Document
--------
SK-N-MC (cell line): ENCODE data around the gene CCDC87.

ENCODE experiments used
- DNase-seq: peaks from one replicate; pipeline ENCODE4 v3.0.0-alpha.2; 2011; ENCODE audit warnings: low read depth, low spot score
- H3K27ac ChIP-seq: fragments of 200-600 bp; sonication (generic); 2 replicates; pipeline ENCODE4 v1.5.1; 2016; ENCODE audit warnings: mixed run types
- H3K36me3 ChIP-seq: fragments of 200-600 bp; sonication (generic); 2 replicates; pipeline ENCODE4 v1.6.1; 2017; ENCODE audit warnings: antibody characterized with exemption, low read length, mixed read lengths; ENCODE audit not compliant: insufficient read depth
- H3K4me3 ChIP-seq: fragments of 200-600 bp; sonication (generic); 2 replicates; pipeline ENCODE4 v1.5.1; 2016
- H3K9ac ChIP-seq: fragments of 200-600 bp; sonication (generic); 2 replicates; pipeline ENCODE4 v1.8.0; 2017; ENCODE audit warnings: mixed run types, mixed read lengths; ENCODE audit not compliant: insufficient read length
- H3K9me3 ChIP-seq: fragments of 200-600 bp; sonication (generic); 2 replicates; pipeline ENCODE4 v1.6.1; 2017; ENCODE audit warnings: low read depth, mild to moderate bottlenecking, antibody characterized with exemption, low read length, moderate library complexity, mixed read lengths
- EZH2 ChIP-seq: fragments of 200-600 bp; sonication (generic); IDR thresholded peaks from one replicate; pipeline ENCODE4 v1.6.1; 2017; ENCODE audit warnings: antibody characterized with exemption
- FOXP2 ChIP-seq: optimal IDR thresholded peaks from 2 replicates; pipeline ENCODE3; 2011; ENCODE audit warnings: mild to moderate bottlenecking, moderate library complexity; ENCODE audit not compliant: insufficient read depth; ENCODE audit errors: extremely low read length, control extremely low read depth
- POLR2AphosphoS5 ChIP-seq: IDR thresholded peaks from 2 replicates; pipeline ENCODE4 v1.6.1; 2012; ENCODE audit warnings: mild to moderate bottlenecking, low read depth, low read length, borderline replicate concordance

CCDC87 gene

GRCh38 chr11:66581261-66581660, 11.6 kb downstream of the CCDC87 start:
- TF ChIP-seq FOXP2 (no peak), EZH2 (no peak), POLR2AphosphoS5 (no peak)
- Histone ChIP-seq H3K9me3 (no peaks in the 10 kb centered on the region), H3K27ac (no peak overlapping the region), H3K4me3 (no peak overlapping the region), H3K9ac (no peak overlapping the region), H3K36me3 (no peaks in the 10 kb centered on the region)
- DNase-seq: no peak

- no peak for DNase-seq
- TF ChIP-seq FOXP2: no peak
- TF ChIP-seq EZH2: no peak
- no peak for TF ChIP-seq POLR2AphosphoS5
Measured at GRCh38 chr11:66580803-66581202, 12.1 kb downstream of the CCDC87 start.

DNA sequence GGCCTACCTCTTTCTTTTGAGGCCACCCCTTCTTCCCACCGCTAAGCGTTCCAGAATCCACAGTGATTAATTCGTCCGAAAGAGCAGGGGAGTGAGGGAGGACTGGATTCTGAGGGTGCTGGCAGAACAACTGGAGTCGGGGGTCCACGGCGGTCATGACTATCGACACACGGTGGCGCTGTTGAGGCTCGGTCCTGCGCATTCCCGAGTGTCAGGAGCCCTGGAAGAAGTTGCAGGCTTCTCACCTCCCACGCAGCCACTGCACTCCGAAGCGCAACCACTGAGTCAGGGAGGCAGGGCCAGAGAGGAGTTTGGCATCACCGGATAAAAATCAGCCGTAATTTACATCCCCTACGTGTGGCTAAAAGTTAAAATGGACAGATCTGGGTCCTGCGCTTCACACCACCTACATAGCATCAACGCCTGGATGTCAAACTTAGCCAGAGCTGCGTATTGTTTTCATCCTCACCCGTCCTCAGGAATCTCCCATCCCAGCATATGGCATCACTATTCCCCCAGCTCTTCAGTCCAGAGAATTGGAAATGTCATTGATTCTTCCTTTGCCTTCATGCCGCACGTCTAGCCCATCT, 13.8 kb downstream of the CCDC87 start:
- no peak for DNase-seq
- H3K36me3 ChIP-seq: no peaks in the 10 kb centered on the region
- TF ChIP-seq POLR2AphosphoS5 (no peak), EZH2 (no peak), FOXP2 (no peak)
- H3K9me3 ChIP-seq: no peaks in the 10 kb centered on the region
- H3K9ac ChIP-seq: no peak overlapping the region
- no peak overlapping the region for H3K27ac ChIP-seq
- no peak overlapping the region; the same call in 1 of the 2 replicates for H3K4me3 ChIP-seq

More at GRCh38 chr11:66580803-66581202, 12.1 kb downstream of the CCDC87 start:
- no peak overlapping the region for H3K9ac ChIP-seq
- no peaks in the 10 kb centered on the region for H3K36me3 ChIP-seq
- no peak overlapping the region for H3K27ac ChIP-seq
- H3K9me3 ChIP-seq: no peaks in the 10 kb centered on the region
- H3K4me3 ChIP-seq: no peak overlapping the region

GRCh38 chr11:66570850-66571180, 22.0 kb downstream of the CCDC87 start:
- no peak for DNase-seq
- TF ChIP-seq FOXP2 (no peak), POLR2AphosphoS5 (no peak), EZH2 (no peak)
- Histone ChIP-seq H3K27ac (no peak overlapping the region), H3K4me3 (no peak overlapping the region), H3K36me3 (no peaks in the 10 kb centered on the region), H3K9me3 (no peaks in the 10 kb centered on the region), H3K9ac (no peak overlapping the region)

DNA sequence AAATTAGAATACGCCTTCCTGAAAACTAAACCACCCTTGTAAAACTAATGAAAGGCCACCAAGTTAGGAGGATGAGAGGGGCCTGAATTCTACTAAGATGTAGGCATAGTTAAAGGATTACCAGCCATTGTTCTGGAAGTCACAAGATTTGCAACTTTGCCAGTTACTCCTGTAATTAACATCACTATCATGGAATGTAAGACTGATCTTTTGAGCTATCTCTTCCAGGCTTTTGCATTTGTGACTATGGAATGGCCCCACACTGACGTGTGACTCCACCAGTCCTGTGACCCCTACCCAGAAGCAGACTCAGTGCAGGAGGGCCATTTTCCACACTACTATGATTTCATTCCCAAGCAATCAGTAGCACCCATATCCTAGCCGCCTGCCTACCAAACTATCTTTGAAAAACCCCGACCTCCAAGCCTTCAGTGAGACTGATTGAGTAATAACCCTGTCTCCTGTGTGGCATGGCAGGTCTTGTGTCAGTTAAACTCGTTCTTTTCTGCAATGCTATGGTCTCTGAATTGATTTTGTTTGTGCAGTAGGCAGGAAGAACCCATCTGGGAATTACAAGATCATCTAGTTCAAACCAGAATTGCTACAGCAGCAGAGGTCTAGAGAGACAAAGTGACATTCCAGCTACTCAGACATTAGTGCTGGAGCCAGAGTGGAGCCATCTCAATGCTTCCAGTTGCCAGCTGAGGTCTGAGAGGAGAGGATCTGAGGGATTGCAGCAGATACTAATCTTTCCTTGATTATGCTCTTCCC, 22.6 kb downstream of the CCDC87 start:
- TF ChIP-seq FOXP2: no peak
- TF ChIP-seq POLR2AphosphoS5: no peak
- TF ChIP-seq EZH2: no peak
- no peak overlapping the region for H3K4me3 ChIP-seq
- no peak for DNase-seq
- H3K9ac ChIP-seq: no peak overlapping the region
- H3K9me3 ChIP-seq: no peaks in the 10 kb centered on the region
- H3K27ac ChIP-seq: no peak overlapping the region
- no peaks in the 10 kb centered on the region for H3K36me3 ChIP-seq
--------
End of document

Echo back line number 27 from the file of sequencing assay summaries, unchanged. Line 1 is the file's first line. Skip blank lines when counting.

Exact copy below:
- H3K9ac ChIP-seq: no peak overlapping the region